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Health Benefits of Journal Writing
By Chris Woolston, M.S.
Researchers have found that people who write about their deepest thoughts and feelings surrounding upsetting events have stronger immunity and visit their doctors half as often as those who write only about minor events. Exciting research in the Journal of the American Medical Association shows that writing about a stressful experience reduces physical symptoms in patients with chronic illnesses. One study of 112 patients with arthritis or asthma showed amazing results.
Even psychologists get the blues. As James Pennebaker's marriage started to flounder, the noted therapist sunk into a massive depression. After a month of misery, he turned to a trusted source of comfort: his typewriter. Each afternoon, he pounded out his thoughts about his failing marriage and other crucial issues, from sex to death. He didn't realize it at the time, but the words on those pages would turn his life around.
As Pennebaker notes in his book Opening Up (Guilford Press, 1997), his typewriter quickly led him out of depression. "For the first time in years -- perhaps ever -- I had a sense of meaning and direction," he writes.Pennebaker's experience inspired him to devote much of his career to studying the therapeutic value of writing. Over the years, he and many other researchers have found that writing consistently makes people feel happier and healthier. In fact, recent research suggests it may even help ease the symptoms of serious non-psychiatric diseases.
What type of writing works best?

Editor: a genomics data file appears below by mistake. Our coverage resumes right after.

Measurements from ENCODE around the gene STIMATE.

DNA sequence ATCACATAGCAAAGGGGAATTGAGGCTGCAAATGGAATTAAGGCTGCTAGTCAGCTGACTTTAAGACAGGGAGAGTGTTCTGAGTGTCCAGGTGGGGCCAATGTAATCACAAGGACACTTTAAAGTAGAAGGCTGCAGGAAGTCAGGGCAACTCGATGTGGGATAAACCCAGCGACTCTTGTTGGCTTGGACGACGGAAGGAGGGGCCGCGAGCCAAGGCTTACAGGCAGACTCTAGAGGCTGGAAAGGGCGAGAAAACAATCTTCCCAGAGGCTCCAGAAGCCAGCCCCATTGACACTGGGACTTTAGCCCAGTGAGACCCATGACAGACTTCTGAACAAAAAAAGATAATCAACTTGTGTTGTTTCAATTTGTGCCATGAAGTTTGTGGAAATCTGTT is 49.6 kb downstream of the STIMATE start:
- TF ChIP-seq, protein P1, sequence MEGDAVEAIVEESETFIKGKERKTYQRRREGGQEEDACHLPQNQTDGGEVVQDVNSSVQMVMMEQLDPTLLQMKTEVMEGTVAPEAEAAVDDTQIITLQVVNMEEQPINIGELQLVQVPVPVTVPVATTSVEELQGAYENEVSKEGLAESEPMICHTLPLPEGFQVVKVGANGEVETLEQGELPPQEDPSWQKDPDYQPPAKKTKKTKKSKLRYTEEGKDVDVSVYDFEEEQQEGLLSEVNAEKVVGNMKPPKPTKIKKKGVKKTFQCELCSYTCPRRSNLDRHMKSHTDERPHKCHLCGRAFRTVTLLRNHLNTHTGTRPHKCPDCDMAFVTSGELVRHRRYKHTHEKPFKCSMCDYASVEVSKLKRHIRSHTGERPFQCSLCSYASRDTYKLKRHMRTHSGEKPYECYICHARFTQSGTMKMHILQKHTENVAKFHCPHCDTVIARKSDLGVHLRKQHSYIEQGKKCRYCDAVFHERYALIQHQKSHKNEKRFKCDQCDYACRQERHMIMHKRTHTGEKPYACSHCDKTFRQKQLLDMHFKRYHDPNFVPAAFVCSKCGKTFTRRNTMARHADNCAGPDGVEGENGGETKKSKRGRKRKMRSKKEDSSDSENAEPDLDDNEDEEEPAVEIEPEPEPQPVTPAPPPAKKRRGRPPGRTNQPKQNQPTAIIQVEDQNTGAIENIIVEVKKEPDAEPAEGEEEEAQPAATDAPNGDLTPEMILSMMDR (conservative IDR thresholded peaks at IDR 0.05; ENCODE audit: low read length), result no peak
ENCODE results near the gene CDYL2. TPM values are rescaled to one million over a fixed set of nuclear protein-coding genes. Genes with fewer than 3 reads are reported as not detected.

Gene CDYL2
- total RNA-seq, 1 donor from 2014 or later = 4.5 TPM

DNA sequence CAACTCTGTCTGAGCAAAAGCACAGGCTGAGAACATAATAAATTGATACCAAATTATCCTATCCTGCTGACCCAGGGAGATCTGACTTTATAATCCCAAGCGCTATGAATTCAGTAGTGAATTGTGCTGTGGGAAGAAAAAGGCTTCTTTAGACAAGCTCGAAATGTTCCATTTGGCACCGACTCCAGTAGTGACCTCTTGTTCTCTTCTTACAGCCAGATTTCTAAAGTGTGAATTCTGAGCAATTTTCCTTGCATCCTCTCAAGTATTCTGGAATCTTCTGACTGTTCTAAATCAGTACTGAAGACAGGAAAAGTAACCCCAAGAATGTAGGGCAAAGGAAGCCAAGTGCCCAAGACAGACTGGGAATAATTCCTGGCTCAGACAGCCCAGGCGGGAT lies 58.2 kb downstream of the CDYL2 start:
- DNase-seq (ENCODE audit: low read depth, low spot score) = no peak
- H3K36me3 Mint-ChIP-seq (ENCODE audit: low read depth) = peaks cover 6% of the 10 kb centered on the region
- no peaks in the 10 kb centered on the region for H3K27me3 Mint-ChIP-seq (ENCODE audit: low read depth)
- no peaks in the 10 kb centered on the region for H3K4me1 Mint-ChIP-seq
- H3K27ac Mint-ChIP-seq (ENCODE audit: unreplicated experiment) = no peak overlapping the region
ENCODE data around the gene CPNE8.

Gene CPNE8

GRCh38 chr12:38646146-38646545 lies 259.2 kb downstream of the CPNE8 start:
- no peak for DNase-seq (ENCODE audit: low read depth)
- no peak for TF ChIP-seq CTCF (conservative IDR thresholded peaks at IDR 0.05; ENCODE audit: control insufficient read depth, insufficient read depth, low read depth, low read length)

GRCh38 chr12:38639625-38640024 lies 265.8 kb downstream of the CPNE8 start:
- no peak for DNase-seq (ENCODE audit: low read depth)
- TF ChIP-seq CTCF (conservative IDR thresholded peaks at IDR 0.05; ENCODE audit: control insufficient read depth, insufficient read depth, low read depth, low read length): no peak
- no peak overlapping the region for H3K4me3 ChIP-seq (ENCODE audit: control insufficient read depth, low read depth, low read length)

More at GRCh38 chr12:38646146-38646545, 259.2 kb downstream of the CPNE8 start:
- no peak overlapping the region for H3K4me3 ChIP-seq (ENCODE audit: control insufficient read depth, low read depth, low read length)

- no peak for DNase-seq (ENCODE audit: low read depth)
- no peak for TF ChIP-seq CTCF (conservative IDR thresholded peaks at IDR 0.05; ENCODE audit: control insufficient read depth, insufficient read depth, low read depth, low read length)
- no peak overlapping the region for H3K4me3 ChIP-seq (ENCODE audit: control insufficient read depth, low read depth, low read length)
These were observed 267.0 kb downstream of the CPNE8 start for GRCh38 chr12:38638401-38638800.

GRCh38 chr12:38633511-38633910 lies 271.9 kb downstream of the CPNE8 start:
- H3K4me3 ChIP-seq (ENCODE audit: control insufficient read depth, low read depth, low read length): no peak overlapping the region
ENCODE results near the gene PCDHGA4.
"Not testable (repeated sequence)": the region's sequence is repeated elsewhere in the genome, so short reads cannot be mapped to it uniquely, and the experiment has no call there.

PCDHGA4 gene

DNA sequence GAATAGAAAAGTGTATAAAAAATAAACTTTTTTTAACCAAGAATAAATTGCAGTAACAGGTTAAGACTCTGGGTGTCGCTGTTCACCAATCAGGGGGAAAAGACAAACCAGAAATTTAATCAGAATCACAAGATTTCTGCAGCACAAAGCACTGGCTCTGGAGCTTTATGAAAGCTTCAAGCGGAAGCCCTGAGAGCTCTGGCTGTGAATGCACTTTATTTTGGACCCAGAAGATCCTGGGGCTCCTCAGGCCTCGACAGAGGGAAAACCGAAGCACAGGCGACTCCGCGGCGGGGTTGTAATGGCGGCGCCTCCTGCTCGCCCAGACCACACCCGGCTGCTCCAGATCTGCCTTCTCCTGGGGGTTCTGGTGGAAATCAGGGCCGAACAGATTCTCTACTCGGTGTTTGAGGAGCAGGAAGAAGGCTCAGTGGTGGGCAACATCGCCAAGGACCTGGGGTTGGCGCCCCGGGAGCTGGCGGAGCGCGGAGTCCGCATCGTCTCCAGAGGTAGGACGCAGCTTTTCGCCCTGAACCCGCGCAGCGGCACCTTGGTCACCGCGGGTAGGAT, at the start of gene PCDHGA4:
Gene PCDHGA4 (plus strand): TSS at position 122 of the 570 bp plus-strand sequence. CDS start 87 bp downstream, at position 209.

It's not fiction, poetry, or the daily musings that most people put in their diaries. In every study, subjects got the most benefit by writing about stressful or traumatic events in their lives. Such writing is emotionally taxing, and people often feel heavy-hearted as they put their darkest memories into words. But the short-term pain leads to some impressive rewards. What are the benefits of writing? Whether the writers are medical school students or prisoners, grade-schoolers or nursing home residents, the results are the same:
Writing works
Blood tests show that subjects have more robust immune systems several weeks after completing such writing exercises, according to Pennebaker. They also tend to take fewer trips to the doctor, report lower levels of pain, use fewer medications, function better in day-to-day tasks, and score higher on tests of psychological well-being.
As Pennebaker and many others have discovered, writing is an especially effective remedy for depression. Countless patients have felt their spirits lift as they captured their anxieties and concerns on paper. And in a recent study at Carnegie Mellon University, students who wrote about their anxieties concerning an upcoming exam were much less likely than other students to show signs of depression. The value of writing goes beyond mood disorders. A groundbreaking study published in the April 14, 1999 issue of the Journal of the American Medical Association shows that writing about past traumas can even ease the symptoms of asthma and rheumatoid arthritis. Encouraged by these results, researchers at the University of Alabama at Birmingham and the University of Texas recruited 45 elderly patients from primary care clinics for a new study. Most of these patients had everyday complaints of joint pain, back pain, and stomach problems. Three months later, groups studied enjoyed minor improvement in their symptoms. They also made fewer trips to the doctor and spent less on health care in the following three months. The savings were twice as large for the group that explored stressful events.